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Valley companies gear up to fill truck driver shortage



Published: Mon, December 31, 2007 @ 2:00 a.m.

By ANDREW GAUG

VINDICATOR STAFF WRITER

A study predicted it, companies expected it and now it’s happening: A steep decline in people looking to become truck drivers is occurring nationwide, and it’s being felt in the Mahoning Valley.

The American Trucking Association and Global Insight say there’s a national shortage of more than 20,000 truck drivers. According to the study, the shortage is expected increase to 111,000 by 2014 as the baby boom drivers prepare to retire.

This statistic has trucking companies scrambling to find new drivers.

“We have such a demand right now. We have recruiters from many of the carriers looking around. They’re always in here,” said Jim Catheline, admissions director of the New Castle School of Trades in Pulaski, Pa.

Trucking companies and the ATA study are quick to point out that a truck driver shortage isn’t new, and it doesn’t affect all truck drivers.

According to the ATA, the economic boom of the late ’90s caused a shortage of long-haul drivers as companies struggled to keep them while giving them so much work. A 2000-01 recession put the shortage on delay only for it to return in 2004 with a strengthening economy.

Clayton Boyce, ATA vice president of public affairs, said the shortage is mainly for long-haul drivers, not truck drivers that get home every night.

Currently, Boyce said, the shortage has received short-term help.

“We are in a bit of a [freight] slump right now,” he said. “The decline is because of the slowdown in the economy. So it will provide a temporary effect to ease the shortage.”

Boyce said he expects the economy to bounce back and the shortage to return.

Because of rigorous tests, finding a good truck driver is difficult.

“They have to pass a series of written tests, hands-on test, ODOT [Ohio Department of Transportation] physicals, have decent-to-good driving records,” said Rick Rathburn, school director of TDDS Professional Training Center, in Lake Milton.

The reported average annual turnover of 121 percent for large truckload carriers also leaves little room for error including accidents, DUIs and drug screens.

The pressure of the job is something Don Constantini, president of Falcon Transport Co. in Austintown, said many new truck drivers can’t stand.

“Not everybody is cut out mentally for driving. Some people say, ‘Hey, this isn’t me. I can’t put up with it,’” he said.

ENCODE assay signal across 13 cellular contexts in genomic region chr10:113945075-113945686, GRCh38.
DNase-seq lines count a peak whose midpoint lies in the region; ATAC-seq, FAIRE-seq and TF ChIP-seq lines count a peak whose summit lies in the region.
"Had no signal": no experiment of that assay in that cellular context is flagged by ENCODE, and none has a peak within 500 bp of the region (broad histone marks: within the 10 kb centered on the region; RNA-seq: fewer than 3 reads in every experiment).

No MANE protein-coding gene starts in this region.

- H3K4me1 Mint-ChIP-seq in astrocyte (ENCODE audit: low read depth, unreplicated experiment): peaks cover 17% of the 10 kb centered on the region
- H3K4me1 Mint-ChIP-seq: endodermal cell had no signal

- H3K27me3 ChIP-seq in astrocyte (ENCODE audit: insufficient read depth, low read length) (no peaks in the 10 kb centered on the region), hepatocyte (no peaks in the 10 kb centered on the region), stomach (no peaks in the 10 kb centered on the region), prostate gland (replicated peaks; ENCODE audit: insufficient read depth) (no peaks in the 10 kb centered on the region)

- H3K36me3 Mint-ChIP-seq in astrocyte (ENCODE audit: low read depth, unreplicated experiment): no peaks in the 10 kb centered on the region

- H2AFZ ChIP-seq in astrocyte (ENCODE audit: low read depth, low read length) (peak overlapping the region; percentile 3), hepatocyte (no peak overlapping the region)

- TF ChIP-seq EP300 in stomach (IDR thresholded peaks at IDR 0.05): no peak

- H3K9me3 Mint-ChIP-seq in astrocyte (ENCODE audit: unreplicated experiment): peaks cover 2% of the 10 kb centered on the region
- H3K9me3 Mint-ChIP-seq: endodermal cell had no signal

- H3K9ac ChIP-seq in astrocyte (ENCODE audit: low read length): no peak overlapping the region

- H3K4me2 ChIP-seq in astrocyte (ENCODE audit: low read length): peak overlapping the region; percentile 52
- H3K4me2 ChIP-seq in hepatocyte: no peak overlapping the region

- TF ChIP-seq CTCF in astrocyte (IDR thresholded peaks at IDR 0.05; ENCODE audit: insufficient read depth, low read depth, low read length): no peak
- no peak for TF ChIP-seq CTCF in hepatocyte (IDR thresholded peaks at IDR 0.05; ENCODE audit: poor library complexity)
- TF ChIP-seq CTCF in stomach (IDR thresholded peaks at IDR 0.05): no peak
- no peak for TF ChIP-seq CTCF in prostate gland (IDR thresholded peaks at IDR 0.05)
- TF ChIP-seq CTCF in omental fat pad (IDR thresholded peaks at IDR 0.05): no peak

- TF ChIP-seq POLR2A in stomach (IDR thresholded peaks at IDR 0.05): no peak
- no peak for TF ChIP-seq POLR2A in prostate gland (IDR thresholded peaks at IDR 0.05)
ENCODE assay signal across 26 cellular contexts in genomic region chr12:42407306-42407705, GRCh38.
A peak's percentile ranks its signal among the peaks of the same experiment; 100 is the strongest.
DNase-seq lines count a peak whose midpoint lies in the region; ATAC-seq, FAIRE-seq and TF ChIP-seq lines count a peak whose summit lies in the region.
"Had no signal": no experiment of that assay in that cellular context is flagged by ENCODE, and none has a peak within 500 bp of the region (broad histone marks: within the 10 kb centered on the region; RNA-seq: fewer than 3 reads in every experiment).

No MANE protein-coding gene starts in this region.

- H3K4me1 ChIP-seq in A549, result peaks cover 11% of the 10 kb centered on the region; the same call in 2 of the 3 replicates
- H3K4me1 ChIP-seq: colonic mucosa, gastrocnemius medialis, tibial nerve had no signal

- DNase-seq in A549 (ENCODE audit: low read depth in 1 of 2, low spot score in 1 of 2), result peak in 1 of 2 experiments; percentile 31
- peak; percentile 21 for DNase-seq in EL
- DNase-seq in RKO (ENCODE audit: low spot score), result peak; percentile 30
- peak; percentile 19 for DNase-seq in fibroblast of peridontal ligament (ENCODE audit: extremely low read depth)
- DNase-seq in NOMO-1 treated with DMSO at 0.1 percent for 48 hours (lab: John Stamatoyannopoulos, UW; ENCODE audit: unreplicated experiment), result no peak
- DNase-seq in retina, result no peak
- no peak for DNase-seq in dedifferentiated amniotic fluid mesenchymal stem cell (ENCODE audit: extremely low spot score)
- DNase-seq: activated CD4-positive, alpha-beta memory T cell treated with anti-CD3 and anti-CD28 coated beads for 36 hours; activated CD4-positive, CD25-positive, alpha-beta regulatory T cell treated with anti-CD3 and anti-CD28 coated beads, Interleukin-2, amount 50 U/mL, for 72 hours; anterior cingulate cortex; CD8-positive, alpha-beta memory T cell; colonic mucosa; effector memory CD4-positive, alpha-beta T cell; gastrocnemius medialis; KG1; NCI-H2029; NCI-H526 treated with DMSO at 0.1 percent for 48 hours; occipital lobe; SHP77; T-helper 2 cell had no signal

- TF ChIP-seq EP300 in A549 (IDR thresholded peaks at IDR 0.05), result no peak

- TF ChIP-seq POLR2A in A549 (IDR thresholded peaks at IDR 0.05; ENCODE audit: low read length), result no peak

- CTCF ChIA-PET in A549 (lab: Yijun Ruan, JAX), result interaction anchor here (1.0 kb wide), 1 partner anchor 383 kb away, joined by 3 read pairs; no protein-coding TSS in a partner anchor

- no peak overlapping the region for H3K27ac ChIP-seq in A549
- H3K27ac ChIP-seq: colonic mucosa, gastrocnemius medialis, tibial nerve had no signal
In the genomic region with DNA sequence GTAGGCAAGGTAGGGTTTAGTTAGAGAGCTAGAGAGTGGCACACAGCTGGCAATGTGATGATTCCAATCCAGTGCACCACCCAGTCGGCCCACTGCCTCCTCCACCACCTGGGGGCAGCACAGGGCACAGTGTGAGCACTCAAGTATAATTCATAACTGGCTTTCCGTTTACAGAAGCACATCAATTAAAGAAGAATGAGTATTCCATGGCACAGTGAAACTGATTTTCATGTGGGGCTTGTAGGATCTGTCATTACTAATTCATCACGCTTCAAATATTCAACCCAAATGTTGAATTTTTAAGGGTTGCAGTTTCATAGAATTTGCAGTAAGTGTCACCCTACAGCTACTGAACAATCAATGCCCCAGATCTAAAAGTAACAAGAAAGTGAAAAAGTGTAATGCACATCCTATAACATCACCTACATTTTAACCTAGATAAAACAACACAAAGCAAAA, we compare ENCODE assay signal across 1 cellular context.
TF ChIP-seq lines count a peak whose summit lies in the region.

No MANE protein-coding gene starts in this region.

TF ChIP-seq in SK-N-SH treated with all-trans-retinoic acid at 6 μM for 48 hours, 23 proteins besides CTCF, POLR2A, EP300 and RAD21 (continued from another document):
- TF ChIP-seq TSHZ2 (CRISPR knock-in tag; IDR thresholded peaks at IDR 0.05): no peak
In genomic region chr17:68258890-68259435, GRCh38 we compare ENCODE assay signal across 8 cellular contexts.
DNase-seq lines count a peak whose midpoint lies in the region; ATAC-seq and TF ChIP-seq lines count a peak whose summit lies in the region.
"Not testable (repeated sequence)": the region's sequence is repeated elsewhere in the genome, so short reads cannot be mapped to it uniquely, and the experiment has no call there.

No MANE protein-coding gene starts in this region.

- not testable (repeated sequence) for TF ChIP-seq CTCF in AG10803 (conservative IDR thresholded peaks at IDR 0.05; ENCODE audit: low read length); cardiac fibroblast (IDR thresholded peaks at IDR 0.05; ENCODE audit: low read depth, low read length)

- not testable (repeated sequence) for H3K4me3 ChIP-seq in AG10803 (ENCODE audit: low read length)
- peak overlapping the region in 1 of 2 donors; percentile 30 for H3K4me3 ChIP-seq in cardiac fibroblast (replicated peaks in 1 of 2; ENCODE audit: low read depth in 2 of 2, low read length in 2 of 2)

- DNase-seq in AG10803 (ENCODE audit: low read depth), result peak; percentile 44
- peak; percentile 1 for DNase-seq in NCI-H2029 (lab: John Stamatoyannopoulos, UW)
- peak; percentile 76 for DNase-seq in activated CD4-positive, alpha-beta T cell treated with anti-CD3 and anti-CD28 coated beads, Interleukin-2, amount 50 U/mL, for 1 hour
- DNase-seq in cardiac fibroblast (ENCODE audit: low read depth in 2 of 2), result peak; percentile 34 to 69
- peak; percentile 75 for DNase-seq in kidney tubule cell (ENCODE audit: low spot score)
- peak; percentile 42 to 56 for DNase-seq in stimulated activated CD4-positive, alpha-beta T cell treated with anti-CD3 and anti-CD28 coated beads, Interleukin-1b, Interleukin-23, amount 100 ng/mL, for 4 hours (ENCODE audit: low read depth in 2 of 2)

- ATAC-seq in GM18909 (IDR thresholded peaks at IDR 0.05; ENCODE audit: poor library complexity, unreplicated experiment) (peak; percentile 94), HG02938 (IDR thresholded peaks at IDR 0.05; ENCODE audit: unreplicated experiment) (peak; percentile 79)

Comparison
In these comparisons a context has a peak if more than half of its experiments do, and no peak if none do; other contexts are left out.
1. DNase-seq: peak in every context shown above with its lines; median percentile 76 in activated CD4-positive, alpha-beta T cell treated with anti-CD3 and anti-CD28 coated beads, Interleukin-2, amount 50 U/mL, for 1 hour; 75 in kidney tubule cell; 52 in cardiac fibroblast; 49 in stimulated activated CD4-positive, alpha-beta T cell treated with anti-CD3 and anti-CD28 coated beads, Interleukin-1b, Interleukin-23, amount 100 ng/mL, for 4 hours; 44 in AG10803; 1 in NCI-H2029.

To entice truckers, companies are realizing the importance of driver satisfaction.

A smaller company, Southwind Transport, in Youngstown, said it tries to make sure drivers get home so they can be happy while also being productive.

“We’re local, so most of our guys live around the area. We realize our drivers have families. We kind of work around everybody and they work around us,” safety director Kathy Sanders said.

“I think some of the companies have [changed] their routes. Instead of saying ‘Drive from here to Tennessee,’ they’ll say ‘Drive here to Detroit,’” said John Timmer, director of Human Resources for trucking company Nick Strimbu Inc., Sharon, Pa.

Overcoming the image of truck drivers being uneducated is tough, Rathburn said.

“Image is a big factor. People don’t want to be looked down on. We’ve really tried to change that as more of a business person type of attitude rather than the road cowboy,” he said.

The age requirement also is a problem. The minimum age for a truck driver is typically 23, making it hard to hire people as most of them already have jobs, Timmer said.

To get new drivers, companies are pulling out all the stops.

Constantini said his company has partnered with the Army by offering jobs to soldiers after their service is over.

Rathburn said he has resorted to reaching younger ages to interest them in the career.

“For me, it’s getting out and planting the seeds at middle schools and even elementary schools,” he said.

Recent interest from the unemployed, and from curious prospects, have Rathburn and Catheline hopeful.

“We have more and more inquiries about driving,” Catheline said. “Truck driving is relatively easy to learn. In six weeks time, you can be ready.”

“If you have a good driving record, one of our drivers could leave here with five job offers before they walk out the door,” Timmer said.

agaug@vindy.com


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